Alice Zaslavsky’s brilliant tricks for perfect potato rosti via ABC Radio Perth

Loaded Potato Rösti

Makes 2 (Serves 4) Takes 30 mins
Rösti, hash-browns, latkes, tortilla, aloo tikki – any culture that’s cooking spuds is finding a way to fry them into a fritter. Traditionally, what sets the Swiss rösti apart is that it is larger and contains nothing but potato… so I guess you could say that, true to form, mine is a bit of a latke-rösti hybrid. The grated onion really sweetens the flavour and lightens the mix overall, whilst using the starch-harvesting trick I usually implement for latke season yields the crispiest crunch without leaving the inside gluey. I also love to top it with the kinds of things latkes – and rösti – really love, then slice it like a potato-based pizza. I’ve popped some garnish ideas in my top tips, but the world really is your oyster… come to think of it, even smoked oysters could work!


  • 28cm pan (I use ceramic non-stick, but a well-seasoned cast iron pan will be good too)



  • 6 medium-sized starchy potatoes approx. 1.2kg
  • 1 medium brown onion
  • 160 ml olive oil
  • 1 tsp salt flakes plus extra for finishing



  • Coarsely grate the potato and onion using a box grater or food processor. Pop a clean tea towel into a large mixing bowl, scoop the potato mix into the tea towel and season with the salt flakes. Squeeze the salt into the mix with your fingers.
  • Twist the towel up into a swag, then squeeze with all your might to let the liquid drip out into the bowl below. I like to use a wooden spoon to act as a tourniquet, but you’re welcome to just use brute force. It’s quite the workout! Don’t throw out the liquid just yet!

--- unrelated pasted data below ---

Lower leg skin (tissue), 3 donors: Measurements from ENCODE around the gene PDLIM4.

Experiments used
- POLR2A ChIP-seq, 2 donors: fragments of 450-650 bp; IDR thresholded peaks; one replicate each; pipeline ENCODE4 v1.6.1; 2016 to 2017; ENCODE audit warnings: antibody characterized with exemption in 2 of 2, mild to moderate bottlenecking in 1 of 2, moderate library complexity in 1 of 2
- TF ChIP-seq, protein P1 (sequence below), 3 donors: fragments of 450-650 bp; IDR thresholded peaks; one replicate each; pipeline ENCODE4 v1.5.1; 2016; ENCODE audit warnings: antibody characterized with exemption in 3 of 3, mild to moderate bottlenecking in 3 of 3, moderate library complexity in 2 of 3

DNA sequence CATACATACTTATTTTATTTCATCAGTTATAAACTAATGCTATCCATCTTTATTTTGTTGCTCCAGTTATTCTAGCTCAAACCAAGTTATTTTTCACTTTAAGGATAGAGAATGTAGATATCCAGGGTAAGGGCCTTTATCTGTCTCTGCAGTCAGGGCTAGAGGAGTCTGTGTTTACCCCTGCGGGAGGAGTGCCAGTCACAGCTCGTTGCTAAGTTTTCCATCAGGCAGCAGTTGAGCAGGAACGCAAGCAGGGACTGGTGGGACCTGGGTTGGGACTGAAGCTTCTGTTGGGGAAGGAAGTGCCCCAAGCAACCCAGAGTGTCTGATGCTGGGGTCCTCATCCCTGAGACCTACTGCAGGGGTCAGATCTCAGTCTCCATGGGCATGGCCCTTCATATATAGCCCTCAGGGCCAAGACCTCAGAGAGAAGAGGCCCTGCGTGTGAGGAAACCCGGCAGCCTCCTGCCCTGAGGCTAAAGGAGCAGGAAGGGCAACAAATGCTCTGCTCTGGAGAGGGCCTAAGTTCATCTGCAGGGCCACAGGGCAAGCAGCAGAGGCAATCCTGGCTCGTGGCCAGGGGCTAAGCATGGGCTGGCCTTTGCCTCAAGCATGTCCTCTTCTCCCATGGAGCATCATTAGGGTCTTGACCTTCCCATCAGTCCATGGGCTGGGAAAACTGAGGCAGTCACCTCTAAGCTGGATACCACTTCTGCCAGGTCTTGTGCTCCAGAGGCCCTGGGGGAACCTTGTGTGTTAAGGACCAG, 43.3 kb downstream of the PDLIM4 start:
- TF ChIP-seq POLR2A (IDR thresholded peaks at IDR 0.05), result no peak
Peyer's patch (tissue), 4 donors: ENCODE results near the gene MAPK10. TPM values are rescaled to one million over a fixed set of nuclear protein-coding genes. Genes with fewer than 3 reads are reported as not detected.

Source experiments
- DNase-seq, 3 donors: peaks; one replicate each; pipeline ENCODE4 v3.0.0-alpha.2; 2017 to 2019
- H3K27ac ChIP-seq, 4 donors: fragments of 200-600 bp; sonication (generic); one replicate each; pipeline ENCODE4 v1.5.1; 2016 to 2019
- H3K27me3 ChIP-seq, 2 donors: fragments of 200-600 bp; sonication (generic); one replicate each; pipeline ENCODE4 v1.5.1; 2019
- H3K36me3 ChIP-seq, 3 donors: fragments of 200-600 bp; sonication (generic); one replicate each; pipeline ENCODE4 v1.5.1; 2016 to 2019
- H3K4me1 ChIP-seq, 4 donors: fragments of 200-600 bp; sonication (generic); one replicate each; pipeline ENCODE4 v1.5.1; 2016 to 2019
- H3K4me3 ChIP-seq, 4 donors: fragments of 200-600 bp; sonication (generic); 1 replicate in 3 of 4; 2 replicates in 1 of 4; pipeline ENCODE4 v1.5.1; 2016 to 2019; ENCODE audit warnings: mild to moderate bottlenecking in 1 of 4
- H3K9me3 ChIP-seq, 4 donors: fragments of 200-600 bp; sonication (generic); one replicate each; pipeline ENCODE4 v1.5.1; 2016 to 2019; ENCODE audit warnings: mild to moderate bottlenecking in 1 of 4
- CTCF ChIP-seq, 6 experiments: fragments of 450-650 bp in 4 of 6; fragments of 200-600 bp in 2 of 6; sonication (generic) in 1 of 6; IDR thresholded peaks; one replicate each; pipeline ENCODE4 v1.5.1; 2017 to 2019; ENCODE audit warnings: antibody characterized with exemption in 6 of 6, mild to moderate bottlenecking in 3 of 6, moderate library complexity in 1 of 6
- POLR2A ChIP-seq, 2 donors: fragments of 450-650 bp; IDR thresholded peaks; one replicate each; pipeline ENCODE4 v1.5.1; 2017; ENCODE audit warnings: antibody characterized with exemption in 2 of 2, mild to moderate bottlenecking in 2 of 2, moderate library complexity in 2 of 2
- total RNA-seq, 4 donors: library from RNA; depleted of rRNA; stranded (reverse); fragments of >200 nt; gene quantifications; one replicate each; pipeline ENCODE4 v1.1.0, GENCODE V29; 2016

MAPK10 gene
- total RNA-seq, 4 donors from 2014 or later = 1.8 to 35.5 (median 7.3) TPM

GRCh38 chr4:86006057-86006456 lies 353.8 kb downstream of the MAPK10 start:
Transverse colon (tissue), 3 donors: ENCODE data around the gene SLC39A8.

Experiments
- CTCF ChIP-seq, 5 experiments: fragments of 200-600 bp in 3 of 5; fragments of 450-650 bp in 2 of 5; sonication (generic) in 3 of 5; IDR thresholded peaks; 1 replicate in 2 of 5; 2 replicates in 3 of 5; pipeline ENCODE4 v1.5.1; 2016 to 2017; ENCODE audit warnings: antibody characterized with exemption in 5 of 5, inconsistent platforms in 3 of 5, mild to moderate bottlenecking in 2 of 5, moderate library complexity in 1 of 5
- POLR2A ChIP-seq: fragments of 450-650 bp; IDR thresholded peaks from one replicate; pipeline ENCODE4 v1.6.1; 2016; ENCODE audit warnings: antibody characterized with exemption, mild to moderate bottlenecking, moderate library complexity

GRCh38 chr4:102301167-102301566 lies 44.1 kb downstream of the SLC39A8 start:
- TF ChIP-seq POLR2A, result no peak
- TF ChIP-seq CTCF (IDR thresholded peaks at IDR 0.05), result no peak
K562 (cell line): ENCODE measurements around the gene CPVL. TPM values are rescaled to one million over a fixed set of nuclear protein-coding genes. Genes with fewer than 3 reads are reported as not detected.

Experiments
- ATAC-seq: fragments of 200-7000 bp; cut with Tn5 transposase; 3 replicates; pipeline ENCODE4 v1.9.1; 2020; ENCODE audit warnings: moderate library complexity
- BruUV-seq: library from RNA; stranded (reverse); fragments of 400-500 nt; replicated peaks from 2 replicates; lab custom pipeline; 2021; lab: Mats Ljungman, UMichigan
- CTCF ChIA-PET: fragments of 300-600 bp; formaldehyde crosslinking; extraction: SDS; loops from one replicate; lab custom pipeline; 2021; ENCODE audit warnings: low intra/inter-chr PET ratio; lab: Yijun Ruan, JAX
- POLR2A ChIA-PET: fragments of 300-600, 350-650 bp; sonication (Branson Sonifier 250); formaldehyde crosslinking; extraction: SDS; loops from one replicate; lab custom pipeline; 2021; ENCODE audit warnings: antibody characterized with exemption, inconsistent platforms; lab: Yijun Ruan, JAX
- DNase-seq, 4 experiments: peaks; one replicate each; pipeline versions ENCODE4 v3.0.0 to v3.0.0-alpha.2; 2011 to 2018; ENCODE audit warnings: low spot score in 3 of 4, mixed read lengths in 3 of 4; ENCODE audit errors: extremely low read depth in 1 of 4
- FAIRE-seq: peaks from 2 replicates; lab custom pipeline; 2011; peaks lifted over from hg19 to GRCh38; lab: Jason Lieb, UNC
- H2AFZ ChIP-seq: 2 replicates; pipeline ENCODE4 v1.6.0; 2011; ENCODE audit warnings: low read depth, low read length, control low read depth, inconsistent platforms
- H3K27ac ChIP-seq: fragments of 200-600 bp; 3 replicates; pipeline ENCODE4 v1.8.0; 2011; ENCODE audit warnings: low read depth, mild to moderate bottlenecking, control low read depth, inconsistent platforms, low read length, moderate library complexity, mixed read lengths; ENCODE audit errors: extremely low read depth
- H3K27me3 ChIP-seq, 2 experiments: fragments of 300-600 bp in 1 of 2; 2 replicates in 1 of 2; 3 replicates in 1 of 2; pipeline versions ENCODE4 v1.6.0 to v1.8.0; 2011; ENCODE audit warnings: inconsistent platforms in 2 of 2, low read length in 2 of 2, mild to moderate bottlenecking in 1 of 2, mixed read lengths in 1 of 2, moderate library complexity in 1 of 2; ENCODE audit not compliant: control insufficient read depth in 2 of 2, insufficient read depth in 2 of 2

• Transfer the potato mix into a fresh bowl, then after 10 minutes, pour off the liquid in the bowl, leaving the gluey starch at the bottom of the bowl. Transfer this starch to the potato mix and reincorporate with your hands.
  • Heat a 28cm heavy-bottomed pan on medium heat, and add a quarter of your oil into the bottom of the pan (it’s roughly 2-3 tbsp, depending on your tablespoon of choice!).
  • Sprinkle in half of your potato mix loosely. Set the timer for 15 minutes, then walk away to live your life, get your garnishes together, maybe make a salad.
  • After 15 minutes, come back and scoop in the sides. Use a chopping board or large flat plate that fits just inside the pan, shake the pan gently to loosen the rösti, then pop the plate on top and flip with confidence (careful of leaky oil… but you should be right!)
  • Pour another quarter of the oil into the bottom of the pan and carefully usher the rösti back in on the other side with a few choice words and a spatula. Set the timer for another 10 minutes. Go set the table, have a sip of water.
  • Slip the finished rösti onto a serving platter or chopping board and load up with your chosen accoutrements (see top tips).
  • Before you head to the table, pop half of the remaining oil into the pan, sprinkle in the rest of your potato mix, set the timer for 15 minutes and away you go! By the time the first rösti is well on its way to being devoured, your second should be coming up for a flip. Repeat steps 6-8.


Top Tips:
Remember that the stickier the spud, the crispier the rosti, so it’s a starchy potato you’re after. Look for signs for ‘mashing’ or ‘roasting’ potatoes, but if you *must* use a waxy, salad potato, then consider adding a tablespoon of potato starch or Deb (the powdered mash you get from the shops!) to boost the sticking power.
If you’ve any schmaltz (chicken fat) or duck fat in the fridge, try frying this using that! It’ll give for a richer flavour, and you’ll likely need far less slices to feel satisfied – which is both a blessing and a curse.
For garnishing, unleash your inner Scando with smoked fish or roe, crème fraiche or sour cream, dill, chives, Spanish onion, a lemon cheek – all flavours that are just glorious on top. If plant-based is more your speed, then try some avocado slices and plant-based cream cheese or sour cream, squirt with lemon juice, and garnish with plenty of herbs, of course.